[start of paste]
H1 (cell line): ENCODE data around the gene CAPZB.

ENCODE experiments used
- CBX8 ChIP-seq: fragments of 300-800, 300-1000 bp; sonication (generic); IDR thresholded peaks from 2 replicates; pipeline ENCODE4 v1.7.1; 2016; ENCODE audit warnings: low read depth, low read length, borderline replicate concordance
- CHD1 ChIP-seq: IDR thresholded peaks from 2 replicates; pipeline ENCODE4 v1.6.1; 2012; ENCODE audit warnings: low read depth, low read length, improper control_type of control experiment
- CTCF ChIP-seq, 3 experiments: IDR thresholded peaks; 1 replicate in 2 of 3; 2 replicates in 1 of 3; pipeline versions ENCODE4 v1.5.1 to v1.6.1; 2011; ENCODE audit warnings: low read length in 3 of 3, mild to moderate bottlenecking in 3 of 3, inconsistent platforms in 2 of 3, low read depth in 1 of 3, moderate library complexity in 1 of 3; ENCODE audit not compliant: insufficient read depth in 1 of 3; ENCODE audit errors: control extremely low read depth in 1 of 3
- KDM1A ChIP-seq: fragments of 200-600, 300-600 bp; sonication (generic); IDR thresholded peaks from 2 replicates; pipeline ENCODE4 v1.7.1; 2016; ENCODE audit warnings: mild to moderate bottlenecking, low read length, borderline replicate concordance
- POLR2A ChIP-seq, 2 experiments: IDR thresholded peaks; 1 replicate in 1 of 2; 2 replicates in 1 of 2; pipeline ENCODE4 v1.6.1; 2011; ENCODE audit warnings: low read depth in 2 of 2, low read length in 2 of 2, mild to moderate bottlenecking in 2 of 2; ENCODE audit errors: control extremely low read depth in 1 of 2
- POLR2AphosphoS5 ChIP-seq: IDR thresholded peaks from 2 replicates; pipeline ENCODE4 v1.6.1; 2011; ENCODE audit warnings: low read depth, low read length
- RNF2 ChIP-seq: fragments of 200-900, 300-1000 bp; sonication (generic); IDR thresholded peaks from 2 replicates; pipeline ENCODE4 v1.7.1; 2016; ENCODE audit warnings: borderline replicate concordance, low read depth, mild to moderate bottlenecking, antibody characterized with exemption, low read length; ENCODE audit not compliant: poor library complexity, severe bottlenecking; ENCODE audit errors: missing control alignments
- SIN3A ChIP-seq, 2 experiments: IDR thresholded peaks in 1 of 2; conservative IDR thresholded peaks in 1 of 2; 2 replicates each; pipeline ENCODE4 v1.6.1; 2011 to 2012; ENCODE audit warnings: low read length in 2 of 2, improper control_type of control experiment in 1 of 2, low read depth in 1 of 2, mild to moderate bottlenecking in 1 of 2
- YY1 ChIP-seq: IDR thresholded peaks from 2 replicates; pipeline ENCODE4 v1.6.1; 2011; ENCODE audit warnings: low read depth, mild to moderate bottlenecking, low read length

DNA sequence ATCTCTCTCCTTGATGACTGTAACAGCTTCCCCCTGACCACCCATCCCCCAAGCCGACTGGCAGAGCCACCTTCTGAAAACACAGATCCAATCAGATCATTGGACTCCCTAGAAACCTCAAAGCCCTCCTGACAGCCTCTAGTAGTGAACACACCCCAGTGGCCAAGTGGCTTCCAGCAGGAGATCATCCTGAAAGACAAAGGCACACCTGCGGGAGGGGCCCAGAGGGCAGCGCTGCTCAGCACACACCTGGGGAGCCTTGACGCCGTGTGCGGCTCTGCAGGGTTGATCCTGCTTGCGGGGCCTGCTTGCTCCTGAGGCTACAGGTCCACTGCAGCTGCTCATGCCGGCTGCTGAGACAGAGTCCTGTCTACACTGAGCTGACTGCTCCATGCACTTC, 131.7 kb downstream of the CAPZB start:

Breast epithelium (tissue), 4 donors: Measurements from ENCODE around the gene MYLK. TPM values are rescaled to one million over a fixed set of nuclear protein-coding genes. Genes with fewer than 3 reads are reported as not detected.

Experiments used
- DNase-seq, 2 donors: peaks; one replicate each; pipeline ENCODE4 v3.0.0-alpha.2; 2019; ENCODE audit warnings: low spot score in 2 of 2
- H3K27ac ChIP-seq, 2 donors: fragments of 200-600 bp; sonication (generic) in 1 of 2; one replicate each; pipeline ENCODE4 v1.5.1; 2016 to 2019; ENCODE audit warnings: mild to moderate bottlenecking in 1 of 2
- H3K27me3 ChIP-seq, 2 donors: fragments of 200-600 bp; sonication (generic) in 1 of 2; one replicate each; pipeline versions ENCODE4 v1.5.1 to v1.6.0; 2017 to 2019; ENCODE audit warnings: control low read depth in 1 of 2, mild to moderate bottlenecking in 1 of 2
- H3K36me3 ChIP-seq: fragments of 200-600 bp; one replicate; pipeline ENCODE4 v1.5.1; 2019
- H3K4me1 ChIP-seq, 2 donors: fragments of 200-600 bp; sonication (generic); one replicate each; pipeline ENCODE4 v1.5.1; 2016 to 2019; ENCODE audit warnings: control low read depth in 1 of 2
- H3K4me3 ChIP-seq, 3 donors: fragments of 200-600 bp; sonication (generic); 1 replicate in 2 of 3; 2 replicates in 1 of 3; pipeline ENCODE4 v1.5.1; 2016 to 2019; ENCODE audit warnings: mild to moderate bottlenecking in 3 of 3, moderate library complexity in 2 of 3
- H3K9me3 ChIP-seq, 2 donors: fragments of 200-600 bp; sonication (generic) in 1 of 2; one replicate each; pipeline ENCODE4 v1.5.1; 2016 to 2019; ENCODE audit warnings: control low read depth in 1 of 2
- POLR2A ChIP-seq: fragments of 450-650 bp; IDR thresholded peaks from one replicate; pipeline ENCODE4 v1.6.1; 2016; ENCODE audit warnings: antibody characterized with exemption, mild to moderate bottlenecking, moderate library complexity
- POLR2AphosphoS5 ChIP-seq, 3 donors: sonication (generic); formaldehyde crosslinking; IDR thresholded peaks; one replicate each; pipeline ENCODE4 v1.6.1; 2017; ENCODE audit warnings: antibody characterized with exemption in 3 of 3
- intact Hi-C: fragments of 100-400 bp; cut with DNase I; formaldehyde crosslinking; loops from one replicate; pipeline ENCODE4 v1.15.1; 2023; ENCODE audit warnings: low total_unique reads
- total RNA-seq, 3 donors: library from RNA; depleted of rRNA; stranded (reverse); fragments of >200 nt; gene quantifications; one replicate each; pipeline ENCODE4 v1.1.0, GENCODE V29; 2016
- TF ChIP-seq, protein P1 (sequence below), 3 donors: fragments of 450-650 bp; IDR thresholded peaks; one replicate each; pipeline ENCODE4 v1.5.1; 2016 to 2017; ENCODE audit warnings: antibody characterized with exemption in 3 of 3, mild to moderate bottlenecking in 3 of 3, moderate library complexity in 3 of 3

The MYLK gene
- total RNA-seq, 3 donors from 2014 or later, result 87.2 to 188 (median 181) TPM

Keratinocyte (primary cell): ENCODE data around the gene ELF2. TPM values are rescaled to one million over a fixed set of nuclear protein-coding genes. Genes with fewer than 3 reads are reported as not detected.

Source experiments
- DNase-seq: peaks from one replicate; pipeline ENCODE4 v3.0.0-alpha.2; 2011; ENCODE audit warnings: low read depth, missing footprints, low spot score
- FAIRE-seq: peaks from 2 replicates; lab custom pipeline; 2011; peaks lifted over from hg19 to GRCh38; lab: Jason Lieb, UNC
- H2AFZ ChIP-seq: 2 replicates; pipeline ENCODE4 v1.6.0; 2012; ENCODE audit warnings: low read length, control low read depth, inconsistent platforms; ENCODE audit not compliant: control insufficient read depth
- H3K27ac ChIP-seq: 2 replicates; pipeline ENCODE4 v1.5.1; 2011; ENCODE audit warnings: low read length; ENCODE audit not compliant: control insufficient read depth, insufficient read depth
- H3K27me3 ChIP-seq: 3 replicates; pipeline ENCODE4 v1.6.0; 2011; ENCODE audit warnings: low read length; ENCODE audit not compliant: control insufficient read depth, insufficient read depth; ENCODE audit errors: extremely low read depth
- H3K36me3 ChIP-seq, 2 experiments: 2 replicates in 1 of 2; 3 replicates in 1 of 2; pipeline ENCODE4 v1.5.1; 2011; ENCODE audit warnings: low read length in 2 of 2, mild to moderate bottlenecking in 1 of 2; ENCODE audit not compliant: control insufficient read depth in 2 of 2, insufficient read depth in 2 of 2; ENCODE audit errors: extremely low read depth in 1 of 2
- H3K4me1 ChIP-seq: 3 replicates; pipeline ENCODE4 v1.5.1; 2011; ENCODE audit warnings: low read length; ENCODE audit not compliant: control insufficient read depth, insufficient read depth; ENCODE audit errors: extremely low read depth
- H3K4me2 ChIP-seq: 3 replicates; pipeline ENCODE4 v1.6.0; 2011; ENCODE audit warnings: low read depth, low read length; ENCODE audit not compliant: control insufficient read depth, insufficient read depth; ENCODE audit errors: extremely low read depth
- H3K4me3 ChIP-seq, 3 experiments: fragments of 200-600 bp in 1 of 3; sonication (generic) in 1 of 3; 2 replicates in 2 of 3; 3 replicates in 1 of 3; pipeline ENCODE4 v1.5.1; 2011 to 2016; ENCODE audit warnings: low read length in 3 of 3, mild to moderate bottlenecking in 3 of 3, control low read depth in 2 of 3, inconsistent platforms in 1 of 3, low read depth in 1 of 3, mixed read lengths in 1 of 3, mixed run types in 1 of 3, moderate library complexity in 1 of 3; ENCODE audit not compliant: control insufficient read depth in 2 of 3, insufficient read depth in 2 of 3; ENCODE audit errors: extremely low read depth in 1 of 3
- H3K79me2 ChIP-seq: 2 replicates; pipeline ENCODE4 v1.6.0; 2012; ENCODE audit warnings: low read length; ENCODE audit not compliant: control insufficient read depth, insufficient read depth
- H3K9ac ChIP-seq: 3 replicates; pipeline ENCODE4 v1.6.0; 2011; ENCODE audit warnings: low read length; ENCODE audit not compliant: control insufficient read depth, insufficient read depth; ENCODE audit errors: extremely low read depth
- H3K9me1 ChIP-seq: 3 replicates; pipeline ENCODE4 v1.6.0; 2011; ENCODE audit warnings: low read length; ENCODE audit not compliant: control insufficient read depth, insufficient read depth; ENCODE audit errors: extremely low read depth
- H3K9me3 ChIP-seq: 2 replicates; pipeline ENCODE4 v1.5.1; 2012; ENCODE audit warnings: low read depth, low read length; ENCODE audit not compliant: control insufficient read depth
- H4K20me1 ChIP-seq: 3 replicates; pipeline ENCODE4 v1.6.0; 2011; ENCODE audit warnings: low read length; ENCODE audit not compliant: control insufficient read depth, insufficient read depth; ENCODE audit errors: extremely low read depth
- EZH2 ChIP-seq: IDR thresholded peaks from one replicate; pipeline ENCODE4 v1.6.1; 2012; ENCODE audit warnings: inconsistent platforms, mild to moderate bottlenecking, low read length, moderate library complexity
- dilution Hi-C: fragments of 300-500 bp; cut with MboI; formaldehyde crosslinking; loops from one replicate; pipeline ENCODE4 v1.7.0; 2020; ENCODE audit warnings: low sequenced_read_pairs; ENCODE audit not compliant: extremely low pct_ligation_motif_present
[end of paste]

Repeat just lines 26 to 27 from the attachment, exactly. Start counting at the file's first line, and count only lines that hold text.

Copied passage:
- TF ChIP-seq, protein P1 (sequence below), 3 donors: fragments of 450-650 bp; IDR thresholded peaks; one replicate each; pipeline ENCODE4 v1.5.1; 2016 to 2017; ENCODE audit warnings: antibody characterized with exemption in 3 of 3, mild to moderate bottlenecking in 3 of 3, moderate library complexity in 3 of 3

The MYLK gene